It seems like every day there's a new article about On The Market. Usually it consists something Zoopla have said, followed by something On The Market have said, followed by loads of comments about how badly it's failing, or how brilliantly it's succeeding.
We can't help it. Love it or hate it, it's something that even the most impartial observer has an opinion on - and that opinion is usually bigger than your average Savilles mansion.
Here at AgentPro we specialise in estate agency software, so we've been watching the launch with great interest. We're not agents, so we don't have the tricky choice to make. For us, it doesn't really matter who comes out on top. What matters, for us, is that estate agents keep trying out new things, keep making this industry fresh and exciting, and keep on being successful - however they choose to do it.
Some of our agents have chosen to stick with Rightmove, some with Zoopla, some with both, and some have jumped in feet first to On the Market.
We've put together an infographic to show how the facts of how the big three property portals stack up - free from bias or inside interest.
It's quite clear that On The Market is not making a huge dent in terms of visitors, but when you consider that it didn't actually exist until a few months ago it's not doing too badly. It's very unlikely that either Rightmove or Zoopla had anywhere near the number of agents, or leads, or properties when they had only been going a few months. The reach (and fees) have been built up over time, so maybe it's not fair to directly compare the three.
However, the one other portal' rule means that they need to provide similar levels of leads incredibly quickly. They're making Agents sacrifice a major portal in order to join the revolution, not to mention asking them to pay similar levels of fees. They owe it to their members to provide similar results, so the whole experiment doesn't end up sabotaging itself, with Agents who stayed away getting the most interest, the highest prices and the most satisfied vendors.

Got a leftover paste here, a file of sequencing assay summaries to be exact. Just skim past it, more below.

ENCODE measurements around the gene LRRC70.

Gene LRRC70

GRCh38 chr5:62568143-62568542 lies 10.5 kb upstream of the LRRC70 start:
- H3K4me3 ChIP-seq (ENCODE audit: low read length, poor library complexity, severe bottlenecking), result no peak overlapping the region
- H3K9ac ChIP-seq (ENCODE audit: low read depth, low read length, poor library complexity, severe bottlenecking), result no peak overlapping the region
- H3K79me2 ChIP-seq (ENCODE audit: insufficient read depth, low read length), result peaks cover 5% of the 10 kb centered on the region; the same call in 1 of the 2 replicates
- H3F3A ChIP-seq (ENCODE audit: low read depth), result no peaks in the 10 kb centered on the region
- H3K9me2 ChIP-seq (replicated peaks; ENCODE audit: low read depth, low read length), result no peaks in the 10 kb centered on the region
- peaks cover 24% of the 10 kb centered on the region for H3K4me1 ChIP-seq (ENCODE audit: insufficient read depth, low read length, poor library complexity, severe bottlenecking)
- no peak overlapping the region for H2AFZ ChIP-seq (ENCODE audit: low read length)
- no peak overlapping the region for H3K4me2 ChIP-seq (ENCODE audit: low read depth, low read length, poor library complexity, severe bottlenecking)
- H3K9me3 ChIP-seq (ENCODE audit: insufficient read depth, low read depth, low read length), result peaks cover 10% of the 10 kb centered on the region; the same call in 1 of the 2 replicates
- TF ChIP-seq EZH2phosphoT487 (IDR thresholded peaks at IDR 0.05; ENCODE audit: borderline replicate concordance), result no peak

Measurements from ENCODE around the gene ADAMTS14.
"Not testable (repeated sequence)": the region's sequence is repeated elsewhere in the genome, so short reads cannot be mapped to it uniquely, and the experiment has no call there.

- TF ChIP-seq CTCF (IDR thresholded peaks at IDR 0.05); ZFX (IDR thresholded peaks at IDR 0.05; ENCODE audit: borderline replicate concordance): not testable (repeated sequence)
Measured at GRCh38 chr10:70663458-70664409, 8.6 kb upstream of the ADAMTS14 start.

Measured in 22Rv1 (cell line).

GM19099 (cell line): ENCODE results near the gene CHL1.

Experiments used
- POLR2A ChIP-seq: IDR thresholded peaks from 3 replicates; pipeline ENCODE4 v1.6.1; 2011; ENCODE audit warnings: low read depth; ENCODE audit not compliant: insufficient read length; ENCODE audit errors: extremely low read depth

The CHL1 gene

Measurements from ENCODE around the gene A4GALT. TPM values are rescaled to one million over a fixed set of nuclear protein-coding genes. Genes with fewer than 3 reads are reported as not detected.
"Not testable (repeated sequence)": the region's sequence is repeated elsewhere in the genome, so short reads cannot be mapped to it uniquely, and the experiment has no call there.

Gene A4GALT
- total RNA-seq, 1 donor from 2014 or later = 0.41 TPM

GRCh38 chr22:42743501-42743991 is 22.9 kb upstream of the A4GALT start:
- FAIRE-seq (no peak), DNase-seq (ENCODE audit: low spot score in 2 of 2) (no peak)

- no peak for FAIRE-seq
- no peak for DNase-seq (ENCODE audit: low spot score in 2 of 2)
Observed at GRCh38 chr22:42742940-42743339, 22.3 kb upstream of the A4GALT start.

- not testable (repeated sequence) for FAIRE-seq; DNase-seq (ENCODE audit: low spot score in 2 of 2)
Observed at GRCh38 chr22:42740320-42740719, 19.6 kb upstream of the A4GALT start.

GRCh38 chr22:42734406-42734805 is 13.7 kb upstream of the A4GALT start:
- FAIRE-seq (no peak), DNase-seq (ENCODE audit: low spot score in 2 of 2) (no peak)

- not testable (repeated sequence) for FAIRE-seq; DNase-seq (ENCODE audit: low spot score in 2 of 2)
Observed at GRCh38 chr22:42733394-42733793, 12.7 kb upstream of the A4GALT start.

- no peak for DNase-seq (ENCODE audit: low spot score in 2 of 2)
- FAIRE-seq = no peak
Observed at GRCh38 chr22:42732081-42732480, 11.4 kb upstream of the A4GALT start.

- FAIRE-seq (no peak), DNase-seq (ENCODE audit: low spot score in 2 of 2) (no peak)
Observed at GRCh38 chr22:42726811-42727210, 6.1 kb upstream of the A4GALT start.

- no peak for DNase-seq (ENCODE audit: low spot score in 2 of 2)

One of the most interesting parts of our infographic is the section that shows the mean average of fees charged. There's no surprise that Rightmove are charging a massive amount - it's why the whole thing started in the first place. But interestingly Zoopla are often charging less than On The Market. Obviously each individual case is unique, and many estate agents may well have to pay more for Zoopla. Yet it's Zoopla who have been left licking their wounds when agents have left them, keeping Rightmove.
Clearly, it's not just about the money. It's about what agents get in return for that money, which in Rightmove's case is rather a lot - about twice the number of users as Zoopla, and about fifty times as many as OTM.
The users are there for the properties of course. Some are checking out their neighbour's dcor, some are dreaming of rural retreats with acres of land, some are gasping at how much it costs to rent a one bedroom flat in Mayfair, and some, well, some might actually be looking to buy or rent a house.
Both Zoopla and Rightmove have plenty of properties for sale, Rightmove with over a million, and Zoopla with about 800,000, having weathered the loss of agents fairly well in this regard. On The Market is dwindling behind with only 225,000. Browsing through, though, it's got plenty of properties to check out, and if it's getting its properties 48 hours before the other two, that's obviously a major draw for property hunters. At AgentPro we're definitely finding our automatic portal feeds very popular - agents clearly know the benefits of getting their properties online as quickly as possible. By choosing OTM to make that debut, they're giving them an important boost.
Because of the high numbers of properties marketed by Savills and Knight Frank, there's a lot of high-end stock on OTM. The searches automatically show the most expensive results first and a quick hunt shows pages of gorgeous mansions and estates, with the more normal' properties coming up several pages in. Zoopla, on the other hand, automatically shows its results by most recent, so the same search shows an assortment of properties, in all sorts of different price ranges. Obviously these can be changed by the user - but the casual browser is unlikely to bother, so on first impression, Zoopla seems to have more focus on houses that people are actually able to buy. This fits in with their image - the focus on stats and sale prices on their website appeals to savvy users who are looking for a bargain. Which is best depends on what you're selling!
As previously mentioned, it's early days. This infographic represents where OTM are now, and we look forward to seeing how it progresses in the year ahead.
In the meantime - we'll read every press release going. It's better than the tabloids!